With a lackluster career mode, all that is left is multiplayer local and online. On the local side of things you literally have the exact same options for races as you do in career. Meaning that if you haven’t reached rider level 10 or 25 in career or online then you will only have access to the same 4 races and 2 free ride levels. This is unacceptable, think about a time when you have picked up a new game from the store and a friend comes over or your sibling wants to play with you, you pop the game in and can play for hours. Imagine doing the same thing with MX vs ATV alive and only have 4 races to play? That is an unplayable experience; this isn’t NES days where you can only fit so many tracks into a cartridge. These are 8 gigs of space to work with. Online multiplayer is the same garbage as the rest of the game; you still only have access to 4 races. WTF? This isn’t even a game.

Controls:

Usually I don’t devote an entire section to controls in games, but MX vs ATV is an exception. The control scheme is interesting in the fact that you control your rider with the left stick, and your Bike or ATV with the right stick. At first this is very difficult to use, but eventually you get the hang of it. There are stunts in the game like in most MX games, but there is nowhere in game a stunt list. The game just assumes you know how to perform the 30 plus tricks. I literally had to Google an online manual for this game just to do a backflip. That should never be the case!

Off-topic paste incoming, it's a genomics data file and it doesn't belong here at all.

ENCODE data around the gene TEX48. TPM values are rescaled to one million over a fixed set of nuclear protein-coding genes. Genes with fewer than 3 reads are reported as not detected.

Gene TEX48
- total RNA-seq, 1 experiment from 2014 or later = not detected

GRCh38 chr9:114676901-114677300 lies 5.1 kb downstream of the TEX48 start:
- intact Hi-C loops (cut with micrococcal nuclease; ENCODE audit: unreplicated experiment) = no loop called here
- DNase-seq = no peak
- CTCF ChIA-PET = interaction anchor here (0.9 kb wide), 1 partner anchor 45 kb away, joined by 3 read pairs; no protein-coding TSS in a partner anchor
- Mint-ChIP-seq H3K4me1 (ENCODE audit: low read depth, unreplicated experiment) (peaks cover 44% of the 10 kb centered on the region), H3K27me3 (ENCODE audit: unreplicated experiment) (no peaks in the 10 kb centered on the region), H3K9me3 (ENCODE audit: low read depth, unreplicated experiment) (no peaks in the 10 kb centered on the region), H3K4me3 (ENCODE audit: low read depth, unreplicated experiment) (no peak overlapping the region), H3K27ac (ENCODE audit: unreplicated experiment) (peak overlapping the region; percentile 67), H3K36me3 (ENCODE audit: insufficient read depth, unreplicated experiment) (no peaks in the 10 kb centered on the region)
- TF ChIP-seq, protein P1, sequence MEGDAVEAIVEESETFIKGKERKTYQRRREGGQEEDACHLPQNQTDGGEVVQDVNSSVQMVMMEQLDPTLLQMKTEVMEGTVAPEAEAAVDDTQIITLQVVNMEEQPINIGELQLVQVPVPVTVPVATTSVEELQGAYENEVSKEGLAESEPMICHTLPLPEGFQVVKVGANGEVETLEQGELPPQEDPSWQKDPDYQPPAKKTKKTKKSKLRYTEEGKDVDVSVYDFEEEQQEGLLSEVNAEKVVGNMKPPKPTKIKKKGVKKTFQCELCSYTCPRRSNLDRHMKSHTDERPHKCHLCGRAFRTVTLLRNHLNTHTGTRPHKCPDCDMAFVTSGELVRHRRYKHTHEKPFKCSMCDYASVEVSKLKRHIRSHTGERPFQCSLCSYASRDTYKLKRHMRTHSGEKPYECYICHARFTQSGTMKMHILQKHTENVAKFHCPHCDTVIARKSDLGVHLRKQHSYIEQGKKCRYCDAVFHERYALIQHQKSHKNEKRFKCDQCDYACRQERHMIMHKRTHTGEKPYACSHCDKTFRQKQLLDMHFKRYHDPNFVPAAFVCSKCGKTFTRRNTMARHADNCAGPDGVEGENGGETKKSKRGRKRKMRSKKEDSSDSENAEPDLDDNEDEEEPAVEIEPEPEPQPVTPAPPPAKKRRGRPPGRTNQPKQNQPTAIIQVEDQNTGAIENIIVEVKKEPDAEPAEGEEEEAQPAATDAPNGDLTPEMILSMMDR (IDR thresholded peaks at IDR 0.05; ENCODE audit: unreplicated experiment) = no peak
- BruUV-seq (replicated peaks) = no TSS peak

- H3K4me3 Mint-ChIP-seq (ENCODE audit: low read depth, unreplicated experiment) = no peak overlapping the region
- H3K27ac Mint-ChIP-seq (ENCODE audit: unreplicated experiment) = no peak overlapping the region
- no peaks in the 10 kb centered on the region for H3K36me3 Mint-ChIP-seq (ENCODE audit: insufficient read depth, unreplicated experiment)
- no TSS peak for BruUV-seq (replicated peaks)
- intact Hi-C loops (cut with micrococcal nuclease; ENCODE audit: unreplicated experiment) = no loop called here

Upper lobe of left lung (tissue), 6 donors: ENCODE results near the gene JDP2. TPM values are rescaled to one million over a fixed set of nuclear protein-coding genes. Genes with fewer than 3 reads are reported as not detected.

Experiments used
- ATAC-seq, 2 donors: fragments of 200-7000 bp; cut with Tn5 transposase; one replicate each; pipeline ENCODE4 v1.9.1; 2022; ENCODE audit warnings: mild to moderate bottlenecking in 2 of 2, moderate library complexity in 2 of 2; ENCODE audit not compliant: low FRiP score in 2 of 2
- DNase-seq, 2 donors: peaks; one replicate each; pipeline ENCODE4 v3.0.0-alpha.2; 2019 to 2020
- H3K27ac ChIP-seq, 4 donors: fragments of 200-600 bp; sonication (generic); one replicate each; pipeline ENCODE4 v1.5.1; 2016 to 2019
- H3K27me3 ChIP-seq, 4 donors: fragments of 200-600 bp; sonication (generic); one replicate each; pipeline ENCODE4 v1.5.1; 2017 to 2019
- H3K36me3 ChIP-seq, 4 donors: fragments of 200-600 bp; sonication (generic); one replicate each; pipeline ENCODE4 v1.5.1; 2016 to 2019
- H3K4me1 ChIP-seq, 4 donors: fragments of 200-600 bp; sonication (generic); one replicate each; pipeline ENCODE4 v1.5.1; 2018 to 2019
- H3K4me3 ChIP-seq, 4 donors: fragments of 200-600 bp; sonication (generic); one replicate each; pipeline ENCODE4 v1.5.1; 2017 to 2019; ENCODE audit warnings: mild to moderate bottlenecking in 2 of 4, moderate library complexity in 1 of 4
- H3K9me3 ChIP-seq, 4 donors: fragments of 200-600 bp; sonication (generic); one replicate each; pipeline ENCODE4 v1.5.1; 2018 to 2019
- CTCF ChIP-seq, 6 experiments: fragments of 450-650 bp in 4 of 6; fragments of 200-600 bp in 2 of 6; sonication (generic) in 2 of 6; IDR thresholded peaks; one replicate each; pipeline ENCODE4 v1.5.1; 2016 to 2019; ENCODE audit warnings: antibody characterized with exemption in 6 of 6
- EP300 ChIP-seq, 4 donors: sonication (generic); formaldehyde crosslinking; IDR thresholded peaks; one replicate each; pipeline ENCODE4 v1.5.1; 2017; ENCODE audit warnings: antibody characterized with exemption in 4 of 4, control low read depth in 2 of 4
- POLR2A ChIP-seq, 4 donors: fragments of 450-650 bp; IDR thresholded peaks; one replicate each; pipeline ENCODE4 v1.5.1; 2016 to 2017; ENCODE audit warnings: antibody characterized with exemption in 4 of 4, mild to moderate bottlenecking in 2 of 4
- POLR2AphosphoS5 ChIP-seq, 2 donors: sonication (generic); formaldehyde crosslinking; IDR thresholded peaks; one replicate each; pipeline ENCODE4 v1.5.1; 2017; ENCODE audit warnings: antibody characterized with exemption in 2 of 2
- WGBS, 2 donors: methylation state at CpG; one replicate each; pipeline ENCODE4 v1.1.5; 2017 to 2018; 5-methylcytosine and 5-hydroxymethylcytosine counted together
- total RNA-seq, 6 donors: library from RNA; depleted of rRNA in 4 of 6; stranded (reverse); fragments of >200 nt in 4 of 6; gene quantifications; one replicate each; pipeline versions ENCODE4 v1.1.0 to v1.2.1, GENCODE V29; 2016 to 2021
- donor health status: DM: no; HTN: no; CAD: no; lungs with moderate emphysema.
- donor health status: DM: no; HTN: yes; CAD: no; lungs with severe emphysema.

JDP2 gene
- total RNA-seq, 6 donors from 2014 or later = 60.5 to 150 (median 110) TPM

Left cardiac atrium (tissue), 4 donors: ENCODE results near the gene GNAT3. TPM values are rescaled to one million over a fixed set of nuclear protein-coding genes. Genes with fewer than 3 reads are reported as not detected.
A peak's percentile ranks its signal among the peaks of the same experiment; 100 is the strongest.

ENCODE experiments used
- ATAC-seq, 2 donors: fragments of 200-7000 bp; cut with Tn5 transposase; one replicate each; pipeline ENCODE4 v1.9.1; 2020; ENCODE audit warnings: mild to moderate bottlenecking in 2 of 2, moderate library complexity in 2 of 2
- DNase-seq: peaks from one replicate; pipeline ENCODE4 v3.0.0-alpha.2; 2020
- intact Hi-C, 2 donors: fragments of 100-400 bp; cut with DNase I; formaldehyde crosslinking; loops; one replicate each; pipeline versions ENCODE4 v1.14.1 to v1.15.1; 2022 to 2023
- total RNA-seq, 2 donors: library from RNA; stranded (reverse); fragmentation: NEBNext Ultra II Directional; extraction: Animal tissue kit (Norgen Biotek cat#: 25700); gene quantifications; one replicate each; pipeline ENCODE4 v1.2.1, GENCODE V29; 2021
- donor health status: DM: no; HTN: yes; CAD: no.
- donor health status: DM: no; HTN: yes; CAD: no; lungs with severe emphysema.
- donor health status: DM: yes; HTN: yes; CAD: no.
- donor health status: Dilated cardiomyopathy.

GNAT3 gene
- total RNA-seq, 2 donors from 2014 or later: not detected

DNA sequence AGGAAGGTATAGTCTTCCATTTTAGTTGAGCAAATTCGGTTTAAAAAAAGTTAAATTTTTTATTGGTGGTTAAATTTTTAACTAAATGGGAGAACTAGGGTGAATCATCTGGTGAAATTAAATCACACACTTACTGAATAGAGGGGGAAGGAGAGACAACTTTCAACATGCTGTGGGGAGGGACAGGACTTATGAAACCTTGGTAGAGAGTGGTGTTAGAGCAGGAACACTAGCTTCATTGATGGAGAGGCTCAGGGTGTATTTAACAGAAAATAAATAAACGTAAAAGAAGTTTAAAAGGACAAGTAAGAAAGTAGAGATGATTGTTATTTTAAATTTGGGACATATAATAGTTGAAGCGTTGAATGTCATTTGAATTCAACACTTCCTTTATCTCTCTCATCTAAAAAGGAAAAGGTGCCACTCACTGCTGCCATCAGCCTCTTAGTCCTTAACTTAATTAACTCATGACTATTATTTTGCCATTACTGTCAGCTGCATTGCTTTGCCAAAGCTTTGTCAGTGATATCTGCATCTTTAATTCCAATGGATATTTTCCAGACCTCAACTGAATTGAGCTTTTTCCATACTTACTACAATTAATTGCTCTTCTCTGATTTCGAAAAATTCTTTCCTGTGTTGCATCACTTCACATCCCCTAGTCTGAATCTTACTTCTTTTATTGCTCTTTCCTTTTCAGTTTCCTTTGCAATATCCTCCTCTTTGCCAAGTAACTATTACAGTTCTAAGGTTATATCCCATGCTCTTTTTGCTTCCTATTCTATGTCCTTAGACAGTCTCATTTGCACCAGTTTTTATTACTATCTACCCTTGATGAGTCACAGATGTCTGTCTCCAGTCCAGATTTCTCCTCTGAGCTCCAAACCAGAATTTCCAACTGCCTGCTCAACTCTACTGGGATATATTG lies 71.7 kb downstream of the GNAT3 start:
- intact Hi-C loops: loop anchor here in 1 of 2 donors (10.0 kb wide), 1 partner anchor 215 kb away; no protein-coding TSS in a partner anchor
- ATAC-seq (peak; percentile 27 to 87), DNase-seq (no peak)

Visuals:

The game looks decent to be honest, the tracks are ordinary, but the dirt on the track is one of the best visuals in the game. Every track looks different, and that is a good thing as does the track itself changes based on what line the riders are taking. The riders themselves all look the same, except for what gear they are wearing. The problem is that the different costumes all look the same during a race. You can’t distinct fully tell the difference which is unfortunate, because the game literally gives you tons of gear to put on your rider.  The character customization and the Bikes and ATV options are plentiful, but unfortunately aren’t needed.

Audio:

The audio is hit or miss in MX vs ATV Alive. The music fits the game well, but there are so little music tracks that you hear the same songs over and over again. The engine sounds in the game are pretty great, you can hear the difference between using the clutch and hammering down on the accelerator. It’s exactly how it should sound. There isn’t much more to say about the audio, because it’s decent, but it doesn’t really change the fact that MX vs ATV Alive is bad.